A Quick Buying Guide to Outdoor Storage Sheds
Outdoor storage sheds are usually very basic outbuildings and often come in kits that any homeowner can assemble on their own. Some are more complicated, and you can even have a shed custom built for your property, with all the features you want. When you're ready to buy a shed, those various options are good since it means you're sure to find something you love, but they can also be a bit overwhelming. Note this quick buying guide so you get the shed you need.
Plastic or resin sheds are lightweight and are often formed so that they literally snap together, making them easier for homeowners to assemble on their own. They are impervious to rot and insect infestation. The drawback to plastic is that their lightweight design might make them more susceptible to literally blowing over in strong storms. They also may look a bit cheap and they cannot be painted; wood sheds are more traditional and attractive and can be painted or stained to match your home. They may come in precut sizes but may take more skill to actually assemble, so you might want a wood shed that is actually assembled for you.
Metal sheds are also impervious to rot and insect infestation but they too may take more skill to connect and assemble on your own. Wood and metal also need more maintenance to ensure the materials don't corrode over time.
When determining the size of your shed, be sure you consider your future needs. For example, right now you may have a small push mower, but as you get older, you might upgrade to a riding mower to make grass cutting easier on you physically. If you're thinking of planting a large garden when you retire in a few years, that will mean more gardening equipment, bags of fertilizer to store, and the like.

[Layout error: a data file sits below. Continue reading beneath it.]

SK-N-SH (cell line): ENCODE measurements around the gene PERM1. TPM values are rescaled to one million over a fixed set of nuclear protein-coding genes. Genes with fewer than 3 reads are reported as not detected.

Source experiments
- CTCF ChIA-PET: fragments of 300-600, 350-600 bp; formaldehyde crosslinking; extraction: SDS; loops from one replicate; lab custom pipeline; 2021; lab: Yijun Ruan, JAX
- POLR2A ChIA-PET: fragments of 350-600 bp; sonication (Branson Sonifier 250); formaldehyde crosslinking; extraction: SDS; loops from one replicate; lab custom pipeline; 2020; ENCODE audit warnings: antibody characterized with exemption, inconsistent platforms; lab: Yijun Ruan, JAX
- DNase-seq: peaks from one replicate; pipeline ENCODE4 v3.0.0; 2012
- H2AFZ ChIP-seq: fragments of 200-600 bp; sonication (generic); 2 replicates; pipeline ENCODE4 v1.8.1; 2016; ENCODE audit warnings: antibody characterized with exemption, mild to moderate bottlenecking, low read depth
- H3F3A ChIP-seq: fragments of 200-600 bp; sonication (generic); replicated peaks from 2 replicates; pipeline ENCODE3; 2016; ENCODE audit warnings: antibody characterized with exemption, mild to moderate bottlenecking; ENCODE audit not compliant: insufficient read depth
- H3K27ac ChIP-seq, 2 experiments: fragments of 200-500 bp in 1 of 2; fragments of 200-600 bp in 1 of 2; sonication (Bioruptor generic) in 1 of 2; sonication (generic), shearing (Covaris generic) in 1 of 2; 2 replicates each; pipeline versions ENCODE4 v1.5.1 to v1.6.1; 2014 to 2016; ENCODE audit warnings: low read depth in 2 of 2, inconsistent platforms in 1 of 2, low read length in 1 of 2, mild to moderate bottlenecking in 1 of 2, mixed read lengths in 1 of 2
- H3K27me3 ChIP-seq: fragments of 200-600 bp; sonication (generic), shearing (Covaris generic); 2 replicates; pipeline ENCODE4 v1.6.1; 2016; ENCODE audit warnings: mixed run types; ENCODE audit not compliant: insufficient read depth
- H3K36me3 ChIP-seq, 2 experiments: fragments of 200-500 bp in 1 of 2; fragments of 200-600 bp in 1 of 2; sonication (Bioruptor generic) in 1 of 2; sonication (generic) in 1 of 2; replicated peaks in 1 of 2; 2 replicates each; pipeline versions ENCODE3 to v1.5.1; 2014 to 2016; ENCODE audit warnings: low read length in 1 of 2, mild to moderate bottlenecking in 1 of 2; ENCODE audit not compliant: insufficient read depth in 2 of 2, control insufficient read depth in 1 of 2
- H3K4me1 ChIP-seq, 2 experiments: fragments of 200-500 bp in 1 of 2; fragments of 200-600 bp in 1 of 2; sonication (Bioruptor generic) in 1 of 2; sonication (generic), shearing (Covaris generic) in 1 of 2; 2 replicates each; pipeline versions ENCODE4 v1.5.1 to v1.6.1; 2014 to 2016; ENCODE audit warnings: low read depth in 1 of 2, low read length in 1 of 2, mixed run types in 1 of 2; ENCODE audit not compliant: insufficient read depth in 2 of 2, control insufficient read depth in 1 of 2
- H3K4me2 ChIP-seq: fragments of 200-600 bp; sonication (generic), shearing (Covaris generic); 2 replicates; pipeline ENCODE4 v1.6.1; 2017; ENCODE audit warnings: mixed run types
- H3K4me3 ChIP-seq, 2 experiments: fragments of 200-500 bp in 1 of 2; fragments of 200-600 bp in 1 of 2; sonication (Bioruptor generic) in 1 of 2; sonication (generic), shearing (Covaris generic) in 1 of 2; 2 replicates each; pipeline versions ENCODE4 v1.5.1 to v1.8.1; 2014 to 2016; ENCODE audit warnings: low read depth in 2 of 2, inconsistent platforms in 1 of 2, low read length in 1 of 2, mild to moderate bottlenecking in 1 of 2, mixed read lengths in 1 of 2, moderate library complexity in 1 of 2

While considering these future upgrades are good, note if a very large shed may need a concrete slab under it to support its weight. A smaller shed might be installed over gravel, making the job easier on you overall if you want to install your own shed. You also need to ensure you check on building codes and limitations from your city or neighborhood association. There may be limits on the size of the shed you can install or where it can be installed on your property. For example, if you need to put the shed behind your house and not next to it, this might affect the size you can get, depending on the location of your garage, landscaping features, and the like.